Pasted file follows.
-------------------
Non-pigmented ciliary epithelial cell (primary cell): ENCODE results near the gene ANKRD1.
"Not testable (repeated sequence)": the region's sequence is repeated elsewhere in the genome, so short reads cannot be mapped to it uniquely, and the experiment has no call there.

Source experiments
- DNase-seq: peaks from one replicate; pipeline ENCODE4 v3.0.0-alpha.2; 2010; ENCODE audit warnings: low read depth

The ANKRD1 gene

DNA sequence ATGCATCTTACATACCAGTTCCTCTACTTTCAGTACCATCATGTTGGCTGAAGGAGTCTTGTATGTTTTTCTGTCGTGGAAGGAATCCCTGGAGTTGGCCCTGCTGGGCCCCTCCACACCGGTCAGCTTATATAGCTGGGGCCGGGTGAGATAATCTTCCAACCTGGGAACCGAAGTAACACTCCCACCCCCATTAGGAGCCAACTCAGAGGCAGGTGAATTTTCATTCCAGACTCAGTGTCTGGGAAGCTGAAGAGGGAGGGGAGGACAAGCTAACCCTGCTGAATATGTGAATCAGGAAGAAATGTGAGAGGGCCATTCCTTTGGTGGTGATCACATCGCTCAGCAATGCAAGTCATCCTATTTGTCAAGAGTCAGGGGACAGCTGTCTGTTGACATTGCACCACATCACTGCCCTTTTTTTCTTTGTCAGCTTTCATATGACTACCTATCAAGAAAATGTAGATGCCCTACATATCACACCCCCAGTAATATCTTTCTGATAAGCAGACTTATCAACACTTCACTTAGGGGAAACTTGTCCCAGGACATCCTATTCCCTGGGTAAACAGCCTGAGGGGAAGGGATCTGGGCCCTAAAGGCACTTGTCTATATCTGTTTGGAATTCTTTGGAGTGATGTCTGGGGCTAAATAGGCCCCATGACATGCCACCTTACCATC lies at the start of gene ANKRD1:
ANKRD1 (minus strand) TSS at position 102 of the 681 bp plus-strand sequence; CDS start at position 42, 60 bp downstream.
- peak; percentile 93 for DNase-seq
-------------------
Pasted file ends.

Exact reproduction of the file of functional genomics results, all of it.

Non-pigmented ciliary epithelial cell (primary cell): ENCODE results near the gene ANKRD1.
"Not testable (repeated sequence)": the region's sequence is repeated elsewhere in the genome, so short reads cannot be mapped to it uniquely, and the experiment has no call there.

Source experiments
- DNase-seq: peaks from one replicate; pipeline ENCODE4 v3.0.0-alpha.2; 2010; ENCODE audit warnings: low read depth

The ANKRD1 gene

DNA sequence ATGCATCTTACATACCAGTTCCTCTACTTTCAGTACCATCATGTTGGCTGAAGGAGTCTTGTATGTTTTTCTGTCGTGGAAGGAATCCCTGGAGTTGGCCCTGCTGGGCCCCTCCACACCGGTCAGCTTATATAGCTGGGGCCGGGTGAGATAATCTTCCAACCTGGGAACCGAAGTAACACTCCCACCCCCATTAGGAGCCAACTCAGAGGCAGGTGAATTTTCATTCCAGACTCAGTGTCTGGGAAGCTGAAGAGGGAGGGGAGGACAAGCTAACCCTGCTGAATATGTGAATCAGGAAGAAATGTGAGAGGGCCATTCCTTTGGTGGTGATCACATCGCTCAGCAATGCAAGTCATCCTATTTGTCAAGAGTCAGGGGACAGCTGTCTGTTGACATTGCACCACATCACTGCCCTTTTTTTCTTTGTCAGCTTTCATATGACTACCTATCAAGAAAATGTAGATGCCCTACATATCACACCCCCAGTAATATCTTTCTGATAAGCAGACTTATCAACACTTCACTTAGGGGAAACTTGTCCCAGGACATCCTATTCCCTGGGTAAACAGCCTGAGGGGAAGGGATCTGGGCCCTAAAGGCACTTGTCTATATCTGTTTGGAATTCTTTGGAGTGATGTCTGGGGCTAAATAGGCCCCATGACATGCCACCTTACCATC lies at the start of gene ANKRD1:
ANKRD1 (minus strand) TSS at position 102 of the 681 bp plus-strand sequence; CDS start at position 42, 60 bp downstream.
- peak; percentile 93 for DNase-seq